A popular traditional Icelandic dish is Kjötsúpa. This warm and hearty meal is also known as Lamb Soup. It has been served since the year 900 by the Norse Settlers. They brought livestock with them which included sheep. The sheep became one of the reasons they were able to survive during that time. The settlers ate everything on the sheep from the hoofs to the head.
What is in the jam-packed flavorful soup? The meat is a combination of lamb, including bone cuts. Then add in potatoes, onion, carrots, and rutabaga. As well as a bunch of fresh herbs. It is sometimes thickened with rice or even oatmeal. Others will add in leeks or cabbage. Then it is served with a dollop of sour milk. We are getting hungry just thinking about it!
If you want to make it yourself you can buy the soup meat in grocery stores too. This includes chosen pieces of the sheep or lamb, including the bone. The bone brings out the most flavor in the soup too. If cooking is not your style, we understand. Luckily Kjötsúpa is on most restaurant menus throughout Iceland. You can even grab some at a local gas station. It is also a common item found at festivals or celebrations. There is honestly nothing better than a piping hot bowl of traditional Icelandic lamb soup. Especially on those colder days in the fall and winter.
Since we already talked about the fermented shark, it wouldn’t be fair if we left out the puffin. Which is another unusual Iceland dish. Puffins are seabirds that are normally sought after for bird watching because let’s face it, they are adorable. But due to Icelandic tradition, you can also find them on the menu in certain restaurants in the country. It most certainly has become one of the most controversial meals in Iceland. Yet Puffin is one of the national dishes in the Westman Islands. Mainly because this is where the largest puffin colony in Iceland is.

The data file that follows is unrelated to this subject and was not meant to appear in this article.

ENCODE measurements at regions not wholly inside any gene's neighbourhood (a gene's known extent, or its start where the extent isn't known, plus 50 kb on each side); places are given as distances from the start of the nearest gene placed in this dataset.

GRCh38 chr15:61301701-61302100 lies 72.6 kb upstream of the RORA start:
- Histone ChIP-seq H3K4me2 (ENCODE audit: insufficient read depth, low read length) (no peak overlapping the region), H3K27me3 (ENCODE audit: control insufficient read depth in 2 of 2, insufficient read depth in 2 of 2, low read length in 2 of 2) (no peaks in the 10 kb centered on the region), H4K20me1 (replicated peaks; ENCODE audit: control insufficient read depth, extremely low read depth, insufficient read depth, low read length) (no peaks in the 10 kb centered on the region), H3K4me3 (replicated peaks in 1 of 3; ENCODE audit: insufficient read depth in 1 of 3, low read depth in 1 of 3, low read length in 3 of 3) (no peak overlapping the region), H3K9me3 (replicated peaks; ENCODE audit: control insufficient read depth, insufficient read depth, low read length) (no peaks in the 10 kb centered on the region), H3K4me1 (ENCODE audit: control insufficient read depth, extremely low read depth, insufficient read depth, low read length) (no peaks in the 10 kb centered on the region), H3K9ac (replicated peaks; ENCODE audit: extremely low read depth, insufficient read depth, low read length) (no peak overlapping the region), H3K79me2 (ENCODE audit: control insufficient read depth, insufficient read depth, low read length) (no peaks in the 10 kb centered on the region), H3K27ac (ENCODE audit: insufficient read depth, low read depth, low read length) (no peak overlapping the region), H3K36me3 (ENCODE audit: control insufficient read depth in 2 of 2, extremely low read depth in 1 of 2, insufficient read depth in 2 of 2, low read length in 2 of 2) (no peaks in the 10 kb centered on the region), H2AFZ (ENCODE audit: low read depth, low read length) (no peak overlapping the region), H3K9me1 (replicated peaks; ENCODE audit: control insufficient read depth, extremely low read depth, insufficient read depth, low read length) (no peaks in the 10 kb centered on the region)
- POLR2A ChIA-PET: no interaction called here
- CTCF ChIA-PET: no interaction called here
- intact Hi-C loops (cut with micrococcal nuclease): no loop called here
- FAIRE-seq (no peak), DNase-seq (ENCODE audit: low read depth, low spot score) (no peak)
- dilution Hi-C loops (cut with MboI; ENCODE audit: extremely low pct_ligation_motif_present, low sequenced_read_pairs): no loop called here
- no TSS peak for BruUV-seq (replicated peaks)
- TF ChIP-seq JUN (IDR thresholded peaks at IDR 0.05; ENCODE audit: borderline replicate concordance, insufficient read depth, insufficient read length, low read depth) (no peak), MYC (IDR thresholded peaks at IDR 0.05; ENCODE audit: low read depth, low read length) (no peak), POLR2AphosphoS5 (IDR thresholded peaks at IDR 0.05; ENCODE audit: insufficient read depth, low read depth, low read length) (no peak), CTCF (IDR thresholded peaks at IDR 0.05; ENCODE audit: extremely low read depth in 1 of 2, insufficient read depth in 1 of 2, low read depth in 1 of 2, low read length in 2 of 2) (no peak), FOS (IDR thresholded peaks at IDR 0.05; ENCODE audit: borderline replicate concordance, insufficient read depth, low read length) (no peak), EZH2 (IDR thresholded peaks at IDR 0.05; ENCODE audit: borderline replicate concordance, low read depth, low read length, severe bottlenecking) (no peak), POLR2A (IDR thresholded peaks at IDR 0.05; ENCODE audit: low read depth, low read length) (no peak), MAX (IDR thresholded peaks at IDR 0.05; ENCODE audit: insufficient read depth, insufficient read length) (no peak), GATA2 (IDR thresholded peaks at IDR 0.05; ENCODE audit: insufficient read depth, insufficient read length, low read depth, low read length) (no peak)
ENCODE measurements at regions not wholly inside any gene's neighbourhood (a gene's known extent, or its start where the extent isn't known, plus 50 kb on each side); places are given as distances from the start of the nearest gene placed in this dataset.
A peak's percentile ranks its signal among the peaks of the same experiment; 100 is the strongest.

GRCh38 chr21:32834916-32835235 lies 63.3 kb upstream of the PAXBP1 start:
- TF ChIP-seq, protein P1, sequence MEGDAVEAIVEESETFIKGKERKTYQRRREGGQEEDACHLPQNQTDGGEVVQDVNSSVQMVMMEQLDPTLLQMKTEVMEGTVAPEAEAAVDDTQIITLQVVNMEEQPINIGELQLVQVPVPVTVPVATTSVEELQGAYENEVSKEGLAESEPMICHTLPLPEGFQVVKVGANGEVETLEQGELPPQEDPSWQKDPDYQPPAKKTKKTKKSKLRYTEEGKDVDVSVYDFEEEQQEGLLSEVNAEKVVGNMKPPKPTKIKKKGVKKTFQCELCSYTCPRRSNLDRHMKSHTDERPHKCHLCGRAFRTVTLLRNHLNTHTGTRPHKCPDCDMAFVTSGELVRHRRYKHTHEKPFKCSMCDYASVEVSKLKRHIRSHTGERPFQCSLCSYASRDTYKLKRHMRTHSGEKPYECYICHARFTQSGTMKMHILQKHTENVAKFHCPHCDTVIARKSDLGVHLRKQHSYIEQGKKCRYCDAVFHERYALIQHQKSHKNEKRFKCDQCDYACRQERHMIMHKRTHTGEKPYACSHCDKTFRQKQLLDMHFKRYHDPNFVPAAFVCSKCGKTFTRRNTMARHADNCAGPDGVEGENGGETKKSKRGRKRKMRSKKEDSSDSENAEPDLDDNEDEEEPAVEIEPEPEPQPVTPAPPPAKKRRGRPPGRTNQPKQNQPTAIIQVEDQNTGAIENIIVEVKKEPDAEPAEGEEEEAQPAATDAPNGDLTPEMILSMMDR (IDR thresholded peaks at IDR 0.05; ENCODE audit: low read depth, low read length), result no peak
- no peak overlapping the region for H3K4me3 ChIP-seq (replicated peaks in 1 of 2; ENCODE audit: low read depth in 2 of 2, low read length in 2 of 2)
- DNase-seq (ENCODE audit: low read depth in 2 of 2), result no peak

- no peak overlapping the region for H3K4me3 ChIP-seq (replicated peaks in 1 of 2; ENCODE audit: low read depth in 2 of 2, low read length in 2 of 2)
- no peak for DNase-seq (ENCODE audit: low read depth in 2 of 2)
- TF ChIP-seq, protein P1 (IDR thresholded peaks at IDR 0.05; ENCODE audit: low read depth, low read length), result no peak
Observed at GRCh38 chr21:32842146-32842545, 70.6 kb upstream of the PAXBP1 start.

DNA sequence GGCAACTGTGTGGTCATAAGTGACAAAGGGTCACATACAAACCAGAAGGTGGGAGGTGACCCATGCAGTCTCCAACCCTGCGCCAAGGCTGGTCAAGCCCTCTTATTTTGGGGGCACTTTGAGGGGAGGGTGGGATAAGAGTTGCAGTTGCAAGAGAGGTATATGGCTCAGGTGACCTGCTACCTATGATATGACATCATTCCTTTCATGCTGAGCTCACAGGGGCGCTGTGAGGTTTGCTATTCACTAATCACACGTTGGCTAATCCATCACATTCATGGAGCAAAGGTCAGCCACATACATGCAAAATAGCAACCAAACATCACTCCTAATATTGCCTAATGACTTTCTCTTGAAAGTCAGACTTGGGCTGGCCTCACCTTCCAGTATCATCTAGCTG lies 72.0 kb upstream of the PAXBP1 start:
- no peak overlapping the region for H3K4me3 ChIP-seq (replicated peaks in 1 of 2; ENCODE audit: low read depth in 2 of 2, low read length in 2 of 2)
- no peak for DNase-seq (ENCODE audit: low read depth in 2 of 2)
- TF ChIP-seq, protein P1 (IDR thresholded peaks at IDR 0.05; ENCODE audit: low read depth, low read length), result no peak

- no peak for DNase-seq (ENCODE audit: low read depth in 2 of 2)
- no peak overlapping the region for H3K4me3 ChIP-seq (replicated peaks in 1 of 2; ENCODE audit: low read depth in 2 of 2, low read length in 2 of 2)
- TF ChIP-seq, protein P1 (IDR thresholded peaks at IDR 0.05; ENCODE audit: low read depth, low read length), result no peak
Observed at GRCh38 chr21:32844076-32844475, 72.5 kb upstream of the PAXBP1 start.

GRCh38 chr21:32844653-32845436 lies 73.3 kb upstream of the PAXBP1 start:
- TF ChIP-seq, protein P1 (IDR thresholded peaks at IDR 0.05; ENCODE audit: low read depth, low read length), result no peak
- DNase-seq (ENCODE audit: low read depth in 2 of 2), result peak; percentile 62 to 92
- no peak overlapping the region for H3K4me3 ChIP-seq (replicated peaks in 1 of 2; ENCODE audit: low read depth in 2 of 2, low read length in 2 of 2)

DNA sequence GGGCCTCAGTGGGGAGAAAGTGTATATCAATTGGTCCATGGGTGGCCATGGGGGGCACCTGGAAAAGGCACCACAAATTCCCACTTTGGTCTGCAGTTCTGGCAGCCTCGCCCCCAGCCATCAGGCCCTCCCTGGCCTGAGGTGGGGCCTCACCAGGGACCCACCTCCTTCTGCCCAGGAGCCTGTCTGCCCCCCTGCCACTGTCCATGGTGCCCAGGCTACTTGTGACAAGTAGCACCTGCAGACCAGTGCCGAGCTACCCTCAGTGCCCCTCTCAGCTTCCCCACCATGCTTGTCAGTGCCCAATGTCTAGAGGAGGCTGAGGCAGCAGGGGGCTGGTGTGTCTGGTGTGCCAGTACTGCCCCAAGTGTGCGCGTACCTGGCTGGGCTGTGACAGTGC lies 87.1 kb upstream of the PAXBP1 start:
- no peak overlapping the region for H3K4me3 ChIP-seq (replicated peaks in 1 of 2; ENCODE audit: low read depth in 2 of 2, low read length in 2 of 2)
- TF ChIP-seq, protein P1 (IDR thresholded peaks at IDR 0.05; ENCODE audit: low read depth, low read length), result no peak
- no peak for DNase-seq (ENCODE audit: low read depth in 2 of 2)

In the early days, the birds needed to be hunted due to a lack of food supply. But don’t worry, today the birds are protected in many countries, Iceland not being one of them. However, it is illegal to hunt the birds in a majority of the country, this does not include the northern part. The hunting ban is in the South, West, and East Iceland.
Most Icelanders do not eat puffin. Besides the personal opinion of protecting the birds, they are also rumored to be too gamey and tough to eat. If you do find it on a restaurant menu, it is normally smoked for taste. This is similar to pastrami or it can be broiled, resembling liver. It is one of the most disputable dishes being served in Iceland. But, either way, at one point Puffin was a traditional Icelandic food. Mainly eaten just to survive in the olden days.